What happened

Shares of large-cap oil and gas companies, including Warren Buffett holdings Chevron (CVX 0.98%) and Occidental Petroleum (OXY 0.88%), along with shale pure-play Devon Energy (DVN 0.77%), were up strongly on the week, rising 12.4%, 14.7%, and 20.1%, respectively, through Thursday.

After oil stocks fell in September on mounting recession worries, OPEC+ surprised the markets this week with a larger-than-expected coordinated production cut. That was enough to send oil from roughly $80 a barrel to begin the week to close to $90 on Thursday, lifting these three oil-sensitive stocks along with it.

So what

On Wednesday, members of OPEC+ agreed to a 2 million barrel-per-day production cut, which was larger than expected and in defiance of U.S. calls to continue producing amid global inflation challenges. While the decision is politically fraught, as it is seen by some as helping Russia at the expense of the U.S. and other Western nations, the lower supply is a positive for oil producers such as these three stocks.

For its part, Saudi Arabia's officials say the move is needed to balance the market that may be headed for a global economic slowdown. However, limiting production will also help Russia receive a higher price for oil to continue its war efforts. In December, the G-7 may implement a price cap on Russian oil, and Europe is likely to ban Russian imports. Thus, the production cut could keep prices higher for Russian oil than they otherwise would have been.

Devon is likely up more than Chevron and Occidental as a pure shale exploration and production company, whereas Chevron and Occidental likely saw more tempered gains due to their diversification in downstream refining and chemicals activities, which aren't as sensitive to oil prices. Still, each stock was up strongly, as much of their profits continue to be dependent on the long-term price for oil and natural gas.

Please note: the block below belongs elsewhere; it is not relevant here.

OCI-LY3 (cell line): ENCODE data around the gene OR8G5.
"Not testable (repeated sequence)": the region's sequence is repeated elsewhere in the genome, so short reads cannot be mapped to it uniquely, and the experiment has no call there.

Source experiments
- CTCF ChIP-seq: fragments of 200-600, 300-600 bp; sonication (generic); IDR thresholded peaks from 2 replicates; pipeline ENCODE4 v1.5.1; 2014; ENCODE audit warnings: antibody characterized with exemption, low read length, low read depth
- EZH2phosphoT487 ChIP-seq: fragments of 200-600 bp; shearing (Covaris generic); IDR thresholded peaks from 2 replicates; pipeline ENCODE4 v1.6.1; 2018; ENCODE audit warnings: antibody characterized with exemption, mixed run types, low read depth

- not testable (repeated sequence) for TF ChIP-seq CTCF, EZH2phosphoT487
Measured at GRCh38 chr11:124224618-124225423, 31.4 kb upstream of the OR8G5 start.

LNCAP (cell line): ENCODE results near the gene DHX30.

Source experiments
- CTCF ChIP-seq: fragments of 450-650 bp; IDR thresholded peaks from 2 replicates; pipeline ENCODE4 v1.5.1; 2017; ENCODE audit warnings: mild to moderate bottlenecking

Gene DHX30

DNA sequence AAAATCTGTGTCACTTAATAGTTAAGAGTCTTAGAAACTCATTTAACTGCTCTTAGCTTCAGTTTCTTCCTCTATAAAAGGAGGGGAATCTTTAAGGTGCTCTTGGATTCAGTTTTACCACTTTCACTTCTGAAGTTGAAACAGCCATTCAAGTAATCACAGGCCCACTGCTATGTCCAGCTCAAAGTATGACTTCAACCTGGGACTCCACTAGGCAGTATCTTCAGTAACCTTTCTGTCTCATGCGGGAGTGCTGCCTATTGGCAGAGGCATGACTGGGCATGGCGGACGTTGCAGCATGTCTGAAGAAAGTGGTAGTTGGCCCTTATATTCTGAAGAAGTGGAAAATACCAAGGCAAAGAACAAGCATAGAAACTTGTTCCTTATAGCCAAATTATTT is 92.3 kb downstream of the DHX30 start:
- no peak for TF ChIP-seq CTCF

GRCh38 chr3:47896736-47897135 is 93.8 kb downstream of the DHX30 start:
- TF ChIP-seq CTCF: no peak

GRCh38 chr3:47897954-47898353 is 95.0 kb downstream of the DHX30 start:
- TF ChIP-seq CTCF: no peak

In another bit of potential good news for Chevron, the Biden Administration announced it was looking to ease Trump-era sanctions on Venezuela, to help offset the OPEC+ cuts. Those sanctions prevented any U.S. company from operating in Venezuela, and prevented key chemicals needed for production from being sent there. Chevron had been a large participant in the Venezuelan market, and took a $2.6 billion charge in 2020 when the sanctions were implemented. While restarting operations in the country would be challenging amid crime and infrastructure challenges, it could be a positive for Chevron to potentially regain some value from those written-off assets.

Pipes leading to a refinery.

Image source: Getty Images.

Now what

Oil prices face a number of cross-currents these days, as bearish rising interest rates and the threat of a global economic slowdown run into the potentially bullish OPEC+ cuts, fears of constrained global supply, and the potential cessation of the U.S. releasing barrels from the Strategic Petroleum Reserve (SPR) in November.

Of note, the Administration said it would be looking at a host of options to counteract the OPEC+ supply cuts, so there could be more announcements in the coming weeks on measures aiming to lower prices again.

Amid this volatility, investors with diversified portfolios should probably have some traditional oil and gas exposure, given its importance to global economic growth. Moreover, most major oil producers now pay out a good amount in dividends and implement share repurchases, as the industry seems to have agreed to limit supply growth across the board.

While volatile, this week's gains show how oil and gas stocks can be a valuable portfolio diversifier.